Anonymous User wrote:how effed am i for oci with: B, B, B+, B, B-, B-, B-. 4 years higher level work experience, strong interviewer, do i have any hope of getting callbacks or even an offer if i'm not too selective about geography? or should i prep myself for joblessness?

You should be prepared to not get anything from OCI. It's worth mass mailing, focus on smaller places. I would plan to stack your schedule with internships and maximize your practical experience to try to make yourself attractive to small firms and state government jobs.

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Re: Penn OCI

Postby PennBull » Fri Jun 27, 2014 10:12 am

Nelson wrote:
Anonymous User wrote:how effed am i for oci with: B, B, B+, B, B-, B-, B-. 4 years higher level work experience, strong interviewer, do i have any hope of getting callbacks or even an offer if i'm not too selective about geography? or should i prep myself for joblessness?

You should be prepared to not get anything from OCI. It's worth mass mailing, focus on smaller places. I would plan to stack your schedule with internships and maximize your practical experience to try to make yourself attractive to small firms and state government jobs.


Great advice. Check out the Legal Employment section of TLS. They have lots of advice for off-OCI job searching.

I mean this earnestly: you're off to a great start by preparing now. Better than bitching about it come late October.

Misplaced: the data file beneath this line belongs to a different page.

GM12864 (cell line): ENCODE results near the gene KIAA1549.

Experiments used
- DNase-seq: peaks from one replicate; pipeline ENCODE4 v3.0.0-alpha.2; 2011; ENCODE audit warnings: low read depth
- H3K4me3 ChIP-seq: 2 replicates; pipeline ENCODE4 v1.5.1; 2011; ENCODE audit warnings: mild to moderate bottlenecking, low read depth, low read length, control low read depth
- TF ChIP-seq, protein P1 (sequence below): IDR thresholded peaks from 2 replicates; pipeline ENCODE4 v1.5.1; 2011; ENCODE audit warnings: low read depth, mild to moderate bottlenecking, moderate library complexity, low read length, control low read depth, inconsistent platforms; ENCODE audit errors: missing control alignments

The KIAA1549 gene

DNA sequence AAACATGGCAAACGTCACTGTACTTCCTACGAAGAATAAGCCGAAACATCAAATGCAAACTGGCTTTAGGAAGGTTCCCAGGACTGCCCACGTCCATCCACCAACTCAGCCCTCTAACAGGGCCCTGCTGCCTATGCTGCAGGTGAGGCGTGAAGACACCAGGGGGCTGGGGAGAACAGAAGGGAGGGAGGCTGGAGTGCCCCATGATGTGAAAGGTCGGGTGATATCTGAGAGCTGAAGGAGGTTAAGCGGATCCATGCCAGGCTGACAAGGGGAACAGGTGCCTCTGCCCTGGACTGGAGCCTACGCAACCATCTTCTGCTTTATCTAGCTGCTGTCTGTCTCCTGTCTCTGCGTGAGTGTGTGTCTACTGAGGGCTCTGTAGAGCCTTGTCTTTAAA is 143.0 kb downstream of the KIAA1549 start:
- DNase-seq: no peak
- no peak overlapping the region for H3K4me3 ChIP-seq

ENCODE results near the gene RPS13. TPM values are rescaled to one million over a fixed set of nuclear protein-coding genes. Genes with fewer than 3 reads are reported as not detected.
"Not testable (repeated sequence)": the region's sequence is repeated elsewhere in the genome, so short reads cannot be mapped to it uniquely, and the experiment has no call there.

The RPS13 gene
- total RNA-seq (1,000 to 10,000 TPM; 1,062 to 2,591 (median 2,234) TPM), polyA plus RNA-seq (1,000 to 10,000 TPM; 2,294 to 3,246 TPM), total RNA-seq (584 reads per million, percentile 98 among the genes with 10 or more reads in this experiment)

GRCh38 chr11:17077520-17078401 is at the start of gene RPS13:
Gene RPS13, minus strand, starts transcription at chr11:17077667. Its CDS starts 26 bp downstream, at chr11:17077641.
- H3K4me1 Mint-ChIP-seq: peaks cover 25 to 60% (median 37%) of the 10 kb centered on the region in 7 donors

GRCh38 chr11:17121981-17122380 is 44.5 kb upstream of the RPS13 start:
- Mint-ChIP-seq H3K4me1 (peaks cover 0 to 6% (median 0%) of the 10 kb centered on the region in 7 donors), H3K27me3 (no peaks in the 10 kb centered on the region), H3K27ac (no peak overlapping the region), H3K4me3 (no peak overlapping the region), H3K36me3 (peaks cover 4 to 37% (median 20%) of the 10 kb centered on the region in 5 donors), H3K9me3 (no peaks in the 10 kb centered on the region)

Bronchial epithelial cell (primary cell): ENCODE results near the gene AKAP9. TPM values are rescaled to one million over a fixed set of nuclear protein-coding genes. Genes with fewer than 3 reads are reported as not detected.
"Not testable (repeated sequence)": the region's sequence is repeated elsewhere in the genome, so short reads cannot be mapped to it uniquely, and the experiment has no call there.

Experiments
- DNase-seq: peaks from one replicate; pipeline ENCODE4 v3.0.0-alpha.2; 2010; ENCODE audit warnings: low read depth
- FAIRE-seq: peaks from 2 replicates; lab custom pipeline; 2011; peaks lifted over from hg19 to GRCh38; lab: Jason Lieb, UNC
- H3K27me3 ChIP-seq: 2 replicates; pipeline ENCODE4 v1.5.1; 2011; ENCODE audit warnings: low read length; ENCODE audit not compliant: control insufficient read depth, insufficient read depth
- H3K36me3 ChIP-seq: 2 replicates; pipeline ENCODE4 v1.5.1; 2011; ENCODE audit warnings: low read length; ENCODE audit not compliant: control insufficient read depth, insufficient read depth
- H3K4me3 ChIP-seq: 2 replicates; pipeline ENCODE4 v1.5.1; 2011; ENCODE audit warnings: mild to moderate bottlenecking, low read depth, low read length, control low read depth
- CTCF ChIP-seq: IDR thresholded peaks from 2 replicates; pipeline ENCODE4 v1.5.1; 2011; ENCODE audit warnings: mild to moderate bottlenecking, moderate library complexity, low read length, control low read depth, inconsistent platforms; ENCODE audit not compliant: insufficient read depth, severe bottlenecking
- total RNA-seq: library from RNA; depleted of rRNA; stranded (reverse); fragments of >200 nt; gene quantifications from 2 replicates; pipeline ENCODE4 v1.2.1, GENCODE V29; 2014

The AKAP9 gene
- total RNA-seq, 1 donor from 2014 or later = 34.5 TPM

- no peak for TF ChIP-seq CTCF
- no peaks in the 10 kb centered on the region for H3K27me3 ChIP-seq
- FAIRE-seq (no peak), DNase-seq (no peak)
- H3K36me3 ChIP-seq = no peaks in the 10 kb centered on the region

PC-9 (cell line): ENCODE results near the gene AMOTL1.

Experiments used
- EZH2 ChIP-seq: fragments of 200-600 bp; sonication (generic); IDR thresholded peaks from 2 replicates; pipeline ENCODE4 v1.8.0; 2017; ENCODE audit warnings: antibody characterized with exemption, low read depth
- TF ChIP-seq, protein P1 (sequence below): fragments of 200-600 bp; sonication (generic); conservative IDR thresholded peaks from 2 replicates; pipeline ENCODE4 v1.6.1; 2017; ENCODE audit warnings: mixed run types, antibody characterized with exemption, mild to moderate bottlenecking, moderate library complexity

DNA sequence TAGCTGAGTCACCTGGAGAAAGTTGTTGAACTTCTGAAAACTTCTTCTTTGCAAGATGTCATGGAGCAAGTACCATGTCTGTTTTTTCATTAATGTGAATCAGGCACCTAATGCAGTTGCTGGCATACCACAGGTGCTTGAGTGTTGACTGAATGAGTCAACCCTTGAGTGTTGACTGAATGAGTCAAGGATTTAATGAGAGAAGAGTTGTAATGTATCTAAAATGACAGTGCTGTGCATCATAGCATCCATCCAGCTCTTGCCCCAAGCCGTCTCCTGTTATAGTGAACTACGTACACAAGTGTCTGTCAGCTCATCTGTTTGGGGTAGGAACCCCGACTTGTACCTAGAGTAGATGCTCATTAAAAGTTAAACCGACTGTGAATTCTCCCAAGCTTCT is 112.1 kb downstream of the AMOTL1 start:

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Re: Penn OCI

Postby Anonymous User » Fri Jun 27, 2014 1:11 pm

PennBull wrote:
Nelson wrote:
Anonymous User wrote:how effed am i for oci with: B, B, B+, B, B-, B-, B-. 4 years higher level work experience, strong interviewer, do i have any hope of getting callbacks or even an offer if i'm not too selective about geography? or should i prep myself for joblessness?

You should be prepared to not get anything from OCI. It's worth mass mailing, focus on smaller places. I would plan to stack your schedule with internships and maximize your practical experience to try to make yourself attractive to small firms and state government jobs.


Great advice. Check out the Legal Employment section of TLS. They have lots of advice for off-OCI job searching.

I mean this earnestly: you're off to a great start by preparing now. Better than bitching about it come late October.


Prepare to strike out. People with better grades do. Same advice as above. Start early. Apply to all jobs that don't ask for transcripts upfront. Bid firms that don't care about grades and highlight your work experience like crazy during OCI. Look at your resume, especially given said work experience. I mean really look at it and think about the types of employers that are going to value the type of experience you have and target them both in OCI and outside of OCI. Internships/extracurriculars are your friend (as mentioned above). Gun 2L and get those grades up.